Marinated mushrooms

In my recent tidying up of my recipe collection, I came across a torn off page from one of my Mum's magazines from the Autumn 2009. It has three recipes on mushrooms and one of them was particularly appealing, so the other day I bought a lot of mushrooms and got to work.


The recipe comments that these are good as a side dish with meat or fish, but also on their own as part of a buffé.

850 g baby chestnut and/or button mushrooms
a couple of pinches sea salt flakes
1 dl grapeseed oil
0.5 dl Malay kicap manis (soy sauce)
2 tbsp toasted sesame oil
1 tbsp sesame seeds
2 fresh kaffir lime leaves
1 large clove of garlic
1 dl finely chopped coriander
1 tsp dried crushed chillies
freshly milled black pepper


  1. Pre-heat the oven to 200 degrees C and brush the mushrooms clean.
  2. Place the mushrooms in a deep pan, sprinkle some salt flakes over them and stir around, then bake in the oven for 30 - 40 minutes, stirring occasionally. The mushrooms need to release some of their liquid and cook through and soften, but not dry out.
  3. In the mean time, prepare the marinade by mixing together the grapeseed oil, kikap manis and the sesame oil in a large bowl.
  4. Toast the sesame seeds for a couple of minutes until they go glossy and start sticking together, then stir into the marinade.
  5. Wash the lime leaves and divide each in two and add to the marinade. Peel the garlic and press into the mixture as well.
  6. Add the coriander, chillies and pepper and stir through to combine, then let stand until the mushrooms are ready.
  7. Transfer the mushrooms to the marinade, pour over their liquid as well, then stir through to coat them well. Leave to cool completely, then taste and adjust the salt if necessary.
  8. The mushrooms are now ready to eat, but can be transferred to a jar and kept in the fridge. The flavours should develop more with time.

The original recipe called for 1 kg of mushrooms, but the ones in the shop had a lot of mud on them and I opted to reduce the amount to save myself some time in cleaning them. I think larger mushrooms can be used, but should be cut into chunks. Visually I think baby mushrooms are better.

I also started wondering what is the difference between a pickle and a marinade and wasn't really able to find a definitive answer. From what I could work out, marinade is a way to tenderise meat (mainly) before cooking, whereas pickling is a method of preserving food.

The above recipe is definitely a marinade, there is not enough sourness to preserve, so I suspect the mushrooms will last about a week.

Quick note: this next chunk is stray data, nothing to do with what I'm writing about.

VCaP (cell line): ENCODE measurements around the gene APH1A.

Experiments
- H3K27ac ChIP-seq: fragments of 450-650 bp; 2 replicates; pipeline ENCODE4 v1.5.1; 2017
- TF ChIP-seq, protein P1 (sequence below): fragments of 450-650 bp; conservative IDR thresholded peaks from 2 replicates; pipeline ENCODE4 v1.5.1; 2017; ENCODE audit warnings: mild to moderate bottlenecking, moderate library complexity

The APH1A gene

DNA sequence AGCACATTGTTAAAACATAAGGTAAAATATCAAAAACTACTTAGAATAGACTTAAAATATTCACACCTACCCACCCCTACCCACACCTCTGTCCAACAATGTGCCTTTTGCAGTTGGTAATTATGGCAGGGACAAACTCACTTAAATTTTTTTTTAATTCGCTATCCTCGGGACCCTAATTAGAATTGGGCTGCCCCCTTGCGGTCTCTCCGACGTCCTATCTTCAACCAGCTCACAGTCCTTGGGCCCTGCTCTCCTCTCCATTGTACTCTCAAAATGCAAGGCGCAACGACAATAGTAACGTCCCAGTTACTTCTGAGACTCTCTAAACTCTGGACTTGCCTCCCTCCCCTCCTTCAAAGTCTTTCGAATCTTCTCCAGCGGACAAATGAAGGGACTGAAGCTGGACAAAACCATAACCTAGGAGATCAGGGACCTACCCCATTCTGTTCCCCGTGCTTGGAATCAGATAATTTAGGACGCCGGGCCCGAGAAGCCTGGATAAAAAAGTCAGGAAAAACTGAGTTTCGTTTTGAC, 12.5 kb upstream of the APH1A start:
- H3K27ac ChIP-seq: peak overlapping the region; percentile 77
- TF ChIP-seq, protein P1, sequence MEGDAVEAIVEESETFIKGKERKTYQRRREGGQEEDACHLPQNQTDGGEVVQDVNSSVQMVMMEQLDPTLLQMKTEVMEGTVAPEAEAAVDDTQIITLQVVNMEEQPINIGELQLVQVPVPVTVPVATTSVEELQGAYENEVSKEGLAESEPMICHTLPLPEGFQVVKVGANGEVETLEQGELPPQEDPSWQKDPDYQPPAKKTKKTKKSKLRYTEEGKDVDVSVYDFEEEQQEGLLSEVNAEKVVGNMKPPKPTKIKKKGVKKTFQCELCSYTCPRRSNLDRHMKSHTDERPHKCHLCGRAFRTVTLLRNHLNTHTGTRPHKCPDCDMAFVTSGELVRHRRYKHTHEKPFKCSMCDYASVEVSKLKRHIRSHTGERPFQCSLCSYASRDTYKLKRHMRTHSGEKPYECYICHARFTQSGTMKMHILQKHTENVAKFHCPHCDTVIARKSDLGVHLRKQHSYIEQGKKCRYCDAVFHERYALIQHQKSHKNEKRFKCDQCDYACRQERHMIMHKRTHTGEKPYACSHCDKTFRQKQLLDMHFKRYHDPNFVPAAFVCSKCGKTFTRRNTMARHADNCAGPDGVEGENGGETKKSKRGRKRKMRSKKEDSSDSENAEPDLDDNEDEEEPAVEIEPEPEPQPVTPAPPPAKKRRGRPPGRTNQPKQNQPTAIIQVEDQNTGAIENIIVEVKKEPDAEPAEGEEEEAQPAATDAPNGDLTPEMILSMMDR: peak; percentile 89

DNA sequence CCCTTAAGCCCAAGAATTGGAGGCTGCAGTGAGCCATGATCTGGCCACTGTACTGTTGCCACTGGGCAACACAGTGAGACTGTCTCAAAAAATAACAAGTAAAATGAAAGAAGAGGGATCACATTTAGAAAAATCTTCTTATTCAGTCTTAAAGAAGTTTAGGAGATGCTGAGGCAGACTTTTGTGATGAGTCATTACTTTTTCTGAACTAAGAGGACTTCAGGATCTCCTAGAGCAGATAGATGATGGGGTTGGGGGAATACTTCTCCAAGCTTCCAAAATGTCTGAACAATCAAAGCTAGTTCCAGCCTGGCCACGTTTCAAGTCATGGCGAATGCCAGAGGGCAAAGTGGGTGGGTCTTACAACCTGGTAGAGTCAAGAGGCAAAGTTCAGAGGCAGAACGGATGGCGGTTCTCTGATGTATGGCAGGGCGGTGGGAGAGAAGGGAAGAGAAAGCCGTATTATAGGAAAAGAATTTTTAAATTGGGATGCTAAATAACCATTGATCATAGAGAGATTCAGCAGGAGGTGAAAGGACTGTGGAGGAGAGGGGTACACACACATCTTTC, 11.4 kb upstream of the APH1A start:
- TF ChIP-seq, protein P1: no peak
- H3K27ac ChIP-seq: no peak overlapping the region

One big substitution I made was on the soy sauce - the original recipe called for Japanese soy, but I couldn't find it in the supermarket and decided to go for the Indonesian version. I've used ketjap benteng many years ago in a nasi goreng dish and although I don't remember the exact flavour, I do remember it was very nice, so that's my reasoning behind the swap. The kicap manis was a lot thicker than I expected, very much like tomato ketchup (according to Wikipedia the word "ketchup" originates from "kicap"/"ketjap").

Overall the flavours came together very nicely and I should have bought the full kilogram of mushrooms, there was enough marinade for that. The cleverness of this recipe is the baking of the mushrooms before marinating - they are ready to eat after cooling down and have a nicer overall texture. I have had similarly prepared mushrooms in restaurants, but there they had been made with uncooked mushrooms, so require a couple of days at least for the marinade to go through them and soften them up. This is also nice, but requires vinegar. Also, if serving the mushrooms too early, they are still fairly raw inside and it doesn't work for me. I think adding some nice balsamic vinegar to the mixture should lower the pH value and reduce bacterial growth to some extent.

We had some of these lovely mushrooms with our salad yesterday, very yummy. I don't think there is any risk for them remaining too long in the fridge. I might reduce the amount of grapeseed oil a little for next time, though.

21 February 2013

Beef sarma

After a few weeks of focusing on baking, I thought it is time to do some cooking. Some time ago, I purchased a large jar of sour cabbage leaves from a Turkish shop in London and with Winter on its way out (fingers crossed!), I thought it would be good to make a hearty Winter dish.

Originally I was planning to make the sarma entirely vegetarian, but as Lundulph needs meat, I decided to make a beef mixture filling. I also thought some iron boost might be good, so I decided to also add some liver. According to Lundulph, "beef" liver is the best one nutritionally. I think he spent some time researching this on the internet last year, while I was in Sweden. It's good for B12 vitamin.Of course there is no such thing as beef liver, but calf liver or ox liver. I opted for the former and wandered to our butcher's. As many times before, they seem to anticipate what I will ask for and had 300 g portions nicely vacuum packed and appealingly presented in the window display.